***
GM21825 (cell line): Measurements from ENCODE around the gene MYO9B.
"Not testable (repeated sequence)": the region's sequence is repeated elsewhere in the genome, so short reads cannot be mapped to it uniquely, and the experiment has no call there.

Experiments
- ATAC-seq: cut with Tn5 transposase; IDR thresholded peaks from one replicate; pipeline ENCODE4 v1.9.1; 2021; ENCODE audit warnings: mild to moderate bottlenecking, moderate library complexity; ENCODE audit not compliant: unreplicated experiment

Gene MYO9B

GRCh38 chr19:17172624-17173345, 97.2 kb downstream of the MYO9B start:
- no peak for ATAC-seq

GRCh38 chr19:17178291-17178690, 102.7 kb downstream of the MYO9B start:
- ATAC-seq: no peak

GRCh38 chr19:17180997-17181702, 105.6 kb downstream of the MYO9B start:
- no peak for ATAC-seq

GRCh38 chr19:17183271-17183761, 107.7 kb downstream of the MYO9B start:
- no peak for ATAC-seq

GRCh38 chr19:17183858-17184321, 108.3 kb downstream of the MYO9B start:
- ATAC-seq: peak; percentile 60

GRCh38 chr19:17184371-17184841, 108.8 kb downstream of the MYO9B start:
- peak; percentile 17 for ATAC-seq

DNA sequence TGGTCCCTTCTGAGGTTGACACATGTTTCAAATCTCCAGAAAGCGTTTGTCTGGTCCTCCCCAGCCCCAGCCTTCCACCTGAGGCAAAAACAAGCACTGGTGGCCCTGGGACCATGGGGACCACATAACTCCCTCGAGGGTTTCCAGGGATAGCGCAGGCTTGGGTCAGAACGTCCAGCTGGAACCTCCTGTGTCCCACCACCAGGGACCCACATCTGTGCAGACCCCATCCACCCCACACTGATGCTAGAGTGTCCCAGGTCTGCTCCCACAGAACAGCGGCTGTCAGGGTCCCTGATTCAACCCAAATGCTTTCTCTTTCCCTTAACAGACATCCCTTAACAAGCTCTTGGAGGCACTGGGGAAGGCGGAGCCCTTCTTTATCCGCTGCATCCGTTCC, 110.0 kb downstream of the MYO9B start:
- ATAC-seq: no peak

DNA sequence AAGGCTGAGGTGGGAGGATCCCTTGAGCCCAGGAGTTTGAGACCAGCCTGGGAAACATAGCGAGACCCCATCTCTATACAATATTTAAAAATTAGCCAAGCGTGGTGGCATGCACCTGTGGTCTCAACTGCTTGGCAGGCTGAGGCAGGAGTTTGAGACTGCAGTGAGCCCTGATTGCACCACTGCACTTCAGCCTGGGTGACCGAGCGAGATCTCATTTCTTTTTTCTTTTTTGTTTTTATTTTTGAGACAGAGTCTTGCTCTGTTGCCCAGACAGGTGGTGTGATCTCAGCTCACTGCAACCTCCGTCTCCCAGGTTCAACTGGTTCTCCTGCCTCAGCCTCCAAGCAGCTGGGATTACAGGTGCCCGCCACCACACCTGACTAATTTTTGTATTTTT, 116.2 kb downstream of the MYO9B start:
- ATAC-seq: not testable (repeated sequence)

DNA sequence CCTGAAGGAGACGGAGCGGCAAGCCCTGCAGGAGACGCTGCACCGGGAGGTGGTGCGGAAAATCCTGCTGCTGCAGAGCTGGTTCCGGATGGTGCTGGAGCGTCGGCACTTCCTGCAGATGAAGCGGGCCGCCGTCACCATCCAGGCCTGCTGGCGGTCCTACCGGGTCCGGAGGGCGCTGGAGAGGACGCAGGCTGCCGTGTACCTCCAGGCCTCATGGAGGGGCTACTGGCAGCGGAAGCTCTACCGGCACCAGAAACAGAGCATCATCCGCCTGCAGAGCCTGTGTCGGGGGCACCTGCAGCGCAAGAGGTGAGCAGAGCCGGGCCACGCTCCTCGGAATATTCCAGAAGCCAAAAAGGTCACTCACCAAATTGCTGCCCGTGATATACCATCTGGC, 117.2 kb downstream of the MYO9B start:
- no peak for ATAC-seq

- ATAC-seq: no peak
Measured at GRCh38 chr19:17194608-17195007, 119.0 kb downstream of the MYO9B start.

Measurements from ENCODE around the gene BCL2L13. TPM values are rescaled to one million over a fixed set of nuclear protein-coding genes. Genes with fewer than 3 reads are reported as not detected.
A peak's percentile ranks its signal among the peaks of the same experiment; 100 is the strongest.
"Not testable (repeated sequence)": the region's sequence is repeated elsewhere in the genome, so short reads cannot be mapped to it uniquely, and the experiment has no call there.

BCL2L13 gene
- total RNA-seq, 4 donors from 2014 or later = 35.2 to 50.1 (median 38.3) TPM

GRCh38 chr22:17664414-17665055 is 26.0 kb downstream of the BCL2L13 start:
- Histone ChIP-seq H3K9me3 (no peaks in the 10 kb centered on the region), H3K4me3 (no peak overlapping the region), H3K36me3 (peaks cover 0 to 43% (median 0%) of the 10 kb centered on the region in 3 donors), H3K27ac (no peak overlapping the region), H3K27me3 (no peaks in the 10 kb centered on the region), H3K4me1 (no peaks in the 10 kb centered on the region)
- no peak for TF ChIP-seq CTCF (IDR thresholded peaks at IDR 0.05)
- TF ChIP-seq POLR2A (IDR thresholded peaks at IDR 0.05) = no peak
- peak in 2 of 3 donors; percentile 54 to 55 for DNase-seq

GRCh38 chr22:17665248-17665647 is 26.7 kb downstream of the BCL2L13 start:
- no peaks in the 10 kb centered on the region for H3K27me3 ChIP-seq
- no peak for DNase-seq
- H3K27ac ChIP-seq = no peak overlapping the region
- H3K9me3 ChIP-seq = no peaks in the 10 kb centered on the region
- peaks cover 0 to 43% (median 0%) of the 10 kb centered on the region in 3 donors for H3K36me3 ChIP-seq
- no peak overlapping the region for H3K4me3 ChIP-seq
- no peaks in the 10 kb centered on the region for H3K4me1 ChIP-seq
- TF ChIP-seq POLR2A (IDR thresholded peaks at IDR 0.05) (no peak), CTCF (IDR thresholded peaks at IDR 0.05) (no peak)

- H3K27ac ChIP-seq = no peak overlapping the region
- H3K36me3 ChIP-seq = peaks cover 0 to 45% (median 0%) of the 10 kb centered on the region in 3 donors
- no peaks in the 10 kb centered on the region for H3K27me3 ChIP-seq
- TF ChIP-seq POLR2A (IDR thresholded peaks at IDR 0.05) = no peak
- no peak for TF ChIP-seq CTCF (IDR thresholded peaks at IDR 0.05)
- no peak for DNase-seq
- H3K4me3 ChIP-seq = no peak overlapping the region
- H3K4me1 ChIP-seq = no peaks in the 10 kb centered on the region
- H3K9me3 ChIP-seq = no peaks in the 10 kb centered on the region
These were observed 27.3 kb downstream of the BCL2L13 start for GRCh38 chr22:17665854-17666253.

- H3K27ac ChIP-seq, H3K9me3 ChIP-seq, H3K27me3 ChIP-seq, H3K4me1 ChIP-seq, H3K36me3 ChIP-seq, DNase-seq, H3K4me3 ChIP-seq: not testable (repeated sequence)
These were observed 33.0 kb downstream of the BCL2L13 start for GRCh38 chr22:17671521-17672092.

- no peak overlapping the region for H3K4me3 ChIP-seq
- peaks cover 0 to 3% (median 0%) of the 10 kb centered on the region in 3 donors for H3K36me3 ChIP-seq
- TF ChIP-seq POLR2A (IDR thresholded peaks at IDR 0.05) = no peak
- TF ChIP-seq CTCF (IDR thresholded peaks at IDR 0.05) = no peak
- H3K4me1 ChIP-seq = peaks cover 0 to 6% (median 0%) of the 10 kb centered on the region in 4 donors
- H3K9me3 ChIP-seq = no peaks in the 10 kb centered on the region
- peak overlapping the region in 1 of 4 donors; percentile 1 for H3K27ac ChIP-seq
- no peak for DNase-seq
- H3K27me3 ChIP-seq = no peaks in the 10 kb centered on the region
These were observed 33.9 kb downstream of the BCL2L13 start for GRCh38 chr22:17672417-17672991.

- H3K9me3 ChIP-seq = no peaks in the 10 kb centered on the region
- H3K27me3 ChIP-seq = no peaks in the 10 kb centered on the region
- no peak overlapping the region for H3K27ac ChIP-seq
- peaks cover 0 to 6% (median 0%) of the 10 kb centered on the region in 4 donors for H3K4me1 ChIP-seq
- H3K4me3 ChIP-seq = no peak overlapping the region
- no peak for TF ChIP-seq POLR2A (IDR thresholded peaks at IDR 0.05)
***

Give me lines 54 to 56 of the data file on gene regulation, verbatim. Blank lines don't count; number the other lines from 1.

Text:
These were observed 27.3 kb downstream of the BCL2L13 start for GRCh38 chr22:17665854-17666253.

- H3K27ac ChIP-seq, H3K9me3 ChIP-seq, H3K27me3 ChIP-seq, H3K4me1 ChIP-seq, H3K36me3 ChIP-seq, DNase-seq, H3K4me3 ChIP-seq: not testable (repeated sequence)
These were observed 33.0 kb downstream of the BCL2L13 start for GRCh38 chr22:17671521-17672092.